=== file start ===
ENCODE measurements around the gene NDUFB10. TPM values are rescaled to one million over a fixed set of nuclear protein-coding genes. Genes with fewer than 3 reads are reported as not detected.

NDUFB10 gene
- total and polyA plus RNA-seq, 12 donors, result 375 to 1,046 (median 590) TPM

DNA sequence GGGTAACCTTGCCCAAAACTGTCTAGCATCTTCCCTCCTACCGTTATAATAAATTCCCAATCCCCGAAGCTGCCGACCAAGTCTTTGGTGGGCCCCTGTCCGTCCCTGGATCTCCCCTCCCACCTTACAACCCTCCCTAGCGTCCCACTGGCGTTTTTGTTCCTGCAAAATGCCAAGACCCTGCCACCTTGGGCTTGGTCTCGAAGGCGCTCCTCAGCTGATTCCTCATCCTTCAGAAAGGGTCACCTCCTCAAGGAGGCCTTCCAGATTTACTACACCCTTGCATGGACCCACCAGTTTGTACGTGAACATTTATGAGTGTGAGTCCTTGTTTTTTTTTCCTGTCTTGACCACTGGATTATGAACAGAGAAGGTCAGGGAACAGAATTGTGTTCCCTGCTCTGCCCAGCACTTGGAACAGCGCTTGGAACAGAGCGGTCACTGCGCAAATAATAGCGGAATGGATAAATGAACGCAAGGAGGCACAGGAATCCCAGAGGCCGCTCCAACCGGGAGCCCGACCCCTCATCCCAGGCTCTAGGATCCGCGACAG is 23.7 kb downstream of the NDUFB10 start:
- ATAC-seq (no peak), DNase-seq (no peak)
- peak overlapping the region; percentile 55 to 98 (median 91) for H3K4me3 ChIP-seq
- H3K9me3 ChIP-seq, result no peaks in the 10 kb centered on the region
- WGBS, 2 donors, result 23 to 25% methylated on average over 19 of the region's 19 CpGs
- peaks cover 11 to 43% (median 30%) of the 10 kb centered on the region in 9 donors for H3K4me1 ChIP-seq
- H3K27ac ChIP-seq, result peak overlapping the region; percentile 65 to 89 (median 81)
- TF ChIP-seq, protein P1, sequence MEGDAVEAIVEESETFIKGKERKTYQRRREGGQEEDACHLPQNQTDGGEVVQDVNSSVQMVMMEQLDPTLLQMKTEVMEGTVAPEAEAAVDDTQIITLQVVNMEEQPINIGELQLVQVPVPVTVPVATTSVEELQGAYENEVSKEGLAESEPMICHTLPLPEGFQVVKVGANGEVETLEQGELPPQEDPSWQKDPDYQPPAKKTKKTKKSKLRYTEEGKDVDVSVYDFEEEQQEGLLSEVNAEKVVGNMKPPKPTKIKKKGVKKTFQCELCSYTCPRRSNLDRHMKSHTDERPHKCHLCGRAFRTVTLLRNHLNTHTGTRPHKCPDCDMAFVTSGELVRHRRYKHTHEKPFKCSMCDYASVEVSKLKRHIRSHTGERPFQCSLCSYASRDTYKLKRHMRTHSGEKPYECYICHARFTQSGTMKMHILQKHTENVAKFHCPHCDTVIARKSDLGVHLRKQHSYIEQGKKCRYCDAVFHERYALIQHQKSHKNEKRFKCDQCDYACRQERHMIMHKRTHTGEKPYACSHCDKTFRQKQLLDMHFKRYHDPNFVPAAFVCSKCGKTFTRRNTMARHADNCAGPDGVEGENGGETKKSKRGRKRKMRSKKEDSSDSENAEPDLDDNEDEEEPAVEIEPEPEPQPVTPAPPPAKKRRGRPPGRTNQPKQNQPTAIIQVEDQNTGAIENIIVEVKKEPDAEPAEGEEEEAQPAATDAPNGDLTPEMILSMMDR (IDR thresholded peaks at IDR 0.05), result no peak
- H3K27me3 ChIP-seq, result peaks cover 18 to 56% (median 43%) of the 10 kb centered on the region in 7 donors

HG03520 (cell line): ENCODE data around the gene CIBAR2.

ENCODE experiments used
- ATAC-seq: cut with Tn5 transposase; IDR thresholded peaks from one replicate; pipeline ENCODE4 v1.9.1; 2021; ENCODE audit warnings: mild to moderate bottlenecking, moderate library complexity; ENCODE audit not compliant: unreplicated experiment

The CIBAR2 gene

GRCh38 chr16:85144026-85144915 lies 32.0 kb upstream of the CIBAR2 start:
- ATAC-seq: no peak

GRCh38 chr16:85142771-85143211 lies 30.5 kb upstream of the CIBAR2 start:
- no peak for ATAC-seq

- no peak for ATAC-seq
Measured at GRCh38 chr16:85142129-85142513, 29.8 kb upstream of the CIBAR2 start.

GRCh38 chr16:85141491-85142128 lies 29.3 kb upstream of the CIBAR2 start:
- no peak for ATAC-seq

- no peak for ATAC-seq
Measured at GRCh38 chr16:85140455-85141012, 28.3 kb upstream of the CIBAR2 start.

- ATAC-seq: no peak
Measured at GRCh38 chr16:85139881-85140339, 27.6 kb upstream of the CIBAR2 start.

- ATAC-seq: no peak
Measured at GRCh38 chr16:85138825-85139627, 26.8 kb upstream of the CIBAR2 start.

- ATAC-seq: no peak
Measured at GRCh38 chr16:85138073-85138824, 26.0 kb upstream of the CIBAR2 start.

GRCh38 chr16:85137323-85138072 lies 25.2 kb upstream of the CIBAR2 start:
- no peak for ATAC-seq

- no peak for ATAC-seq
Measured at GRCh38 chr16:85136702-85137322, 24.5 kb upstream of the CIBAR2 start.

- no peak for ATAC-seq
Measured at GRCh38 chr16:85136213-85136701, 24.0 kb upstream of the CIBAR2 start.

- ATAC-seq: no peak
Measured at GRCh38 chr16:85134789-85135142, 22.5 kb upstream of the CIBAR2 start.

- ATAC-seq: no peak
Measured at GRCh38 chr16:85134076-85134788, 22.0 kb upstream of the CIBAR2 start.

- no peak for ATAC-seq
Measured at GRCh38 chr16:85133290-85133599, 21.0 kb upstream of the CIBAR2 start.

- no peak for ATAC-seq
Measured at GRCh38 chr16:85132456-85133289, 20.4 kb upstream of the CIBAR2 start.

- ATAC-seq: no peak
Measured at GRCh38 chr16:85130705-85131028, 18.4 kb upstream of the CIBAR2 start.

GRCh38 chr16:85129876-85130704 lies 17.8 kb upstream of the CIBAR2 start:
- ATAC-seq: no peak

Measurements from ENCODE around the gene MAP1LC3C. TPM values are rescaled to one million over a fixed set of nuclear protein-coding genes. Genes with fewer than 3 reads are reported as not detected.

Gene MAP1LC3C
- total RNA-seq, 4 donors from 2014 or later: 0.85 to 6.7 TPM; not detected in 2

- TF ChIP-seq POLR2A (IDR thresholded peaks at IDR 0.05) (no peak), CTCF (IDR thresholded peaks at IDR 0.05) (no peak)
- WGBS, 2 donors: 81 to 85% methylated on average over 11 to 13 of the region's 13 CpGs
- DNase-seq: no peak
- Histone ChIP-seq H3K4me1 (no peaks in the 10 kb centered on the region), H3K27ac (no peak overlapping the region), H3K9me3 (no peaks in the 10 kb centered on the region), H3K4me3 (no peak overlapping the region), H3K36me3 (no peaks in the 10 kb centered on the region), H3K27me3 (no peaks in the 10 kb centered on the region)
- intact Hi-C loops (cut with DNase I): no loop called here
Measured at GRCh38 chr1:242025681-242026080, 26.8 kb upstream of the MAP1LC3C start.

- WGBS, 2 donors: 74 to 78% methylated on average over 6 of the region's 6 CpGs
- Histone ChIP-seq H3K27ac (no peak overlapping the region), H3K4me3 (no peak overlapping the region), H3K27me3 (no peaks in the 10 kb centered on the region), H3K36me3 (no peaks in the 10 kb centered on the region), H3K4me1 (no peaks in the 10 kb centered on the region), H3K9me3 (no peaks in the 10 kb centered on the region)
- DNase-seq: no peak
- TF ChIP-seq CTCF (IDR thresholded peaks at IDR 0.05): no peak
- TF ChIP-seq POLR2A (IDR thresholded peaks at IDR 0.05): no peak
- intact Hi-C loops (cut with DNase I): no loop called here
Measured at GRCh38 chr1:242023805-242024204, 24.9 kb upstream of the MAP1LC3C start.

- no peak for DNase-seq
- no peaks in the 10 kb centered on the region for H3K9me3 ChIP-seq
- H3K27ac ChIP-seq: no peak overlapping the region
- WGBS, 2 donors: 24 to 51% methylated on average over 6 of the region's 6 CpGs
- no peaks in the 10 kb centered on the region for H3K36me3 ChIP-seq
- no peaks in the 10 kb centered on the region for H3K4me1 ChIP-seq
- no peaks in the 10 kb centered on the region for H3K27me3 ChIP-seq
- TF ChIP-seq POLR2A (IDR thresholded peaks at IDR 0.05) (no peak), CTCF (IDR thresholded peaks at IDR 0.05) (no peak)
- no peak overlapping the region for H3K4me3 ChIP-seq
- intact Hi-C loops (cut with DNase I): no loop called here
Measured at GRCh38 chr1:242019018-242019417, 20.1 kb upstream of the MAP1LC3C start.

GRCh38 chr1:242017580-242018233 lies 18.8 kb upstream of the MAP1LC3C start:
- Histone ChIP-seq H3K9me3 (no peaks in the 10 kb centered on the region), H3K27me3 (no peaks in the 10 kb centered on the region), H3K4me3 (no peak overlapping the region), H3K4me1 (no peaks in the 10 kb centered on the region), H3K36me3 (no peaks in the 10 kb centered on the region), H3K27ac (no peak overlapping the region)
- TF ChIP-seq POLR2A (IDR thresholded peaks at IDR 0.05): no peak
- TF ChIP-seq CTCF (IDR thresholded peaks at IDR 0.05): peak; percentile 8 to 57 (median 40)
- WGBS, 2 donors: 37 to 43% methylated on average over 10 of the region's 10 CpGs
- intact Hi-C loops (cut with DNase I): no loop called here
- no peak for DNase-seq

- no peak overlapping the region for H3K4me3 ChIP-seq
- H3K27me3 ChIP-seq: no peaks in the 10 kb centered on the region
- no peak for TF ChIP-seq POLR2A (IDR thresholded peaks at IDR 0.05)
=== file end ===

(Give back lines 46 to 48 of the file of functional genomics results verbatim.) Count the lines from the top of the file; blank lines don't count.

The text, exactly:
Measured at GRCh38 chr16:85132456-85133289, 20.4 kb upstream of the CIBAR2 start.

- ATAC-seq: no peak
Measured at GRCh38 chr16:85130705-85131028, 18.4 kb upstream of the CIBAR2 start.